Integrated Pest Management

Integrated Pest Management Chart

Integrated Pest Management (IPM) is a process that is used to control pest populations while minimizing the impacts on people and the surrounding environment. Focusing mainly on long-term pest prevention, a successful IPM program utilizes a combination of control methods including biological control, habitat manipulation, changes to cultural practices and use of resistant plant varieties. At the core of IPM is the desire to reduce pesticide use and human incursion into the ecosystem unless monitoring of pest populations indicates intervention is necessary.

1. Soil Preparation & Planting:

This begins with selecting the right Soil Medium for what, where and how you are growing. Make sure drainage and nutrition levels are sufficient for your crop selection.

2. Forecasting:

Forecasting requires that we understand the kinds of pests that are common on the crops being cultivated and learn about their life cycles. Knowing a pest's life cycle allows you to take action early and effectively.

3. Pest Trapping & Monitoring:

Early and correct identification of pests is a key to determining the best strategy for further action. Important information is gathered during inspection and should be consistently recorded in order to gather all pertinent information about the pest.

4. Thresholds:

Establish a threshold at which control measures must be taken. In most cases, a certain number of pests are tolerable. In general, when the cost of damage exceeds that of the cost of control it is time to intervene.

5. Cultural Controls & Sanitation:

Cultural controls should be taken regardless of thresholds being crossed or not. Crop rotation, intercropping and trap cropping are common forms of cultural control. Sanitation is imperative to a successful integrated pest management program in indoor, outdoor, or greenhouse settings as it removes organic and inorganic residues, helps reduce egg/spore populations and deters overwintering.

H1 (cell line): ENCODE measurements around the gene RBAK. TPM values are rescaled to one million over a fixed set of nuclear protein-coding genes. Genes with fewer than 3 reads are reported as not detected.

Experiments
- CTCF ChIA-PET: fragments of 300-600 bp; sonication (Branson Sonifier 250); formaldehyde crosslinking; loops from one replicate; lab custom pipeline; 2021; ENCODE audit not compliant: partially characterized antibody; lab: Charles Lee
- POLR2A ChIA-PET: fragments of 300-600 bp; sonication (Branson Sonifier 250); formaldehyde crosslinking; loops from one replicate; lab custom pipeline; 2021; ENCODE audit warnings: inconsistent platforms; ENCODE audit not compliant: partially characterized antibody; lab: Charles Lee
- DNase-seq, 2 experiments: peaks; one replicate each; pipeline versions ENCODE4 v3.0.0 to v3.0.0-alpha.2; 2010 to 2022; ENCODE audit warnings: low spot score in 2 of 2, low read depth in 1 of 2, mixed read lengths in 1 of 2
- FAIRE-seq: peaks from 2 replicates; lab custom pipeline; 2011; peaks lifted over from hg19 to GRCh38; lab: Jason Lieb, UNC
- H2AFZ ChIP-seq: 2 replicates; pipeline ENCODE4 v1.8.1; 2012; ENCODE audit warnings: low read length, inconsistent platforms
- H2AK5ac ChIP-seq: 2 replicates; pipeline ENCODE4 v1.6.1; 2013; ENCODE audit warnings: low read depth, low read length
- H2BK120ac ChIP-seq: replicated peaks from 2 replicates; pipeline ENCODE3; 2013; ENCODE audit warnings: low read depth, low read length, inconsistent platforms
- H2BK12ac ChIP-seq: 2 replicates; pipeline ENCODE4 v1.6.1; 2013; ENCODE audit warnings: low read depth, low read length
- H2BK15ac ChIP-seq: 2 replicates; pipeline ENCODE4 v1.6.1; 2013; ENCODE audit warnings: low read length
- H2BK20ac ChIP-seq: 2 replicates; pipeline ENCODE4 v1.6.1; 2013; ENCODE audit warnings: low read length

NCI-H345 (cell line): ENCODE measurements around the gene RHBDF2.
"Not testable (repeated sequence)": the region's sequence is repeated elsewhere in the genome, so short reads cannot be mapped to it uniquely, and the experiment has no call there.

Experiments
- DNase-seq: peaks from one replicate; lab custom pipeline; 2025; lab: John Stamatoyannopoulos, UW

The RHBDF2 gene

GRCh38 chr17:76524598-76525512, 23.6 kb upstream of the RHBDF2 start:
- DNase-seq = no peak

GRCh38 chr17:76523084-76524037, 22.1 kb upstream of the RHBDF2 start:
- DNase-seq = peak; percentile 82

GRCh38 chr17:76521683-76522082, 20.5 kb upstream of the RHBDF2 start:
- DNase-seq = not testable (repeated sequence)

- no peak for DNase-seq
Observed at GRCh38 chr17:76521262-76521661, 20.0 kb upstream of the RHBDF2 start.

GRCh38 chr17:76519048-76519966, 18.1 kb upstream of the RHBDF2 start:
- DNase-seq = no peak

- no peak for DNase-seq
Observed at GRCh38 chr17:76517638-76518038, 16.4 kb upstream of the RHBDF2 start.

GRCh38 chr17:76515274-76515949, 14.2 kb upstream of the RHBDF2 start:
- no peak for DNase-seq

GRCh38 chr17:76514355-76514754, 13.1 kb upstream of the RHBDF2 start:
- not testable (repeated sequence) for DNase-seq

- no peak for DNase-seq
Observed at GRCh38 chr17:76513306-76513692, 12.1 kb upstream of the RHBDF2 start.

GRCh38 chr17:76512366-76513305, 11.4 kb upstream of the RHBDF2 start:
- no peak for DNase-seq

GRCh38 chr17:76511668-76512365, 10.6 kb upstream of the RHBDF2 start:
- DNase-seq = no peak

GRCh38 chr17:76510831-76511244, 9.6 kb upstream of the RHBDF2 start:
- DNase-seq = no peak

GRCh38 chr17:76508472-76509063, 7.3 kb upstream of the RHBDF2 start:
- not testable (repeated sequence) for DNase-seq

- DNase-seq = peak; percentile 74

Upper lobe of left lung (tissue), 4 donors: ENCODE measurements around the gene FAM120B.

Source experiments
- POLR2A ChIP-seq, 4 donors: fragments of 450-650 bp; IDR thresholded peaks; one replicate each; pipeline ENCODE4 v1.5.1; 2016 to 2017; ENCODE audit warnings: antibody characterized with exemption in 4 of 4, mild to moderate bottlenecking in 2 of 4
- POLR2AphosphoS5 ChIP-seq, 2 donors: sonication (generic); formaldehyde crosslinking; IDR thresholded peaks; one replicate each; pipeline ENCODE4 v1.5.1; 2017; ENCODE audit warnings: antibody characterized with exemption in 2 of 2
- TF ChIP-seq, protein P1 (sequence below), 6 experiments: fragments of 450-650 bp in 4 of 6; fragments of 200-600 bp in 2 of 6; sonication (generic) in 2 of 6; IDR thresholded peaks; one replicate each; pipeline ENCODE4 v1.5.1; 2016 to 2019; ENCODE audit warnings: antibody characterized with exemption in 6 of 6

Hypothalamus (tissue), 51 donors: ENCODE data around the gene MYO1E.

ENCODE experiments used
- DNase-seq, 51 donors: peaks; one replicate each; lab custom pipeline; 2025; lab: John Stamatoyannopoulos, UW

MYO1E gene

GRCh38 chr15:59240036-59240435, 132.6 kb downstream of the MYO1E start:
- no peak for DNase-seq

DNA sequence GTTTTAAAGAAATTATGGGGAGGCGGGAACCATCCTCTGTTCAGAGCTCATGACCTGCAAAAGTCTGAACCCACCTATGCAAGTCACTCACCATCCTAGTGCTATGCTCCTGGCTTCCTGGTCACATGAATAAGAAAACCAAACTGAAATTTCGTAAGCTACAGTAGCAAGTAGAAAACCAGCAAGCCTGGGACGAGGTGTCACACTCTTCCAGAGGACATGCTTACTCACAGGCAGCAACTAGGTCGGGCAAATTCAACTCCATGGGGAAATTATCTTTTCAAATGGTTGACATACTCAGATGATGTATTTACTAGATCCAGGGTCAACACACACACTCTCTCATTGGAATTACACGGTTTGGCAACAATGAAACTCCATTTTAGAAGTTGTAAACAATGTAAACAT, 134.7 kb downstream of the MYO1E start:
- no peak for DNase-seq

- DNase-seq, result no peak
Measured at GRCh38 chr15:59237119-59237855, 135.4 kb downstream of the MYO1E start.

6. Biological Controls:

Once a pest population has been identified and monitored, Beneficial Insects or other Organisms can be introduced to control and suppress the continued growth of that pest population. Biological controls come in the form of beneficial insects, fungi, bacteria and more and should be chosen based on their effectiveness at controlling the identified pest in the environmental conditions you are growing in.

7. Chemical Controls:

If control cannot be achieved through trapping and the introduction of biological controls, using chemical controls may be necessary. Always be aware of the ingredients in chemical controls as they have different residual effects and compatibility with other products.

8. Record Keeping:

Make note of the types of pests that were present, what times they were present and the population levels they reached throughout the growing season.

9. Evaluation & Decisions for Upcoming Season:

Once your growing season has concluded, look over the records that you have kept and evaluate what was effective and what may not have been.

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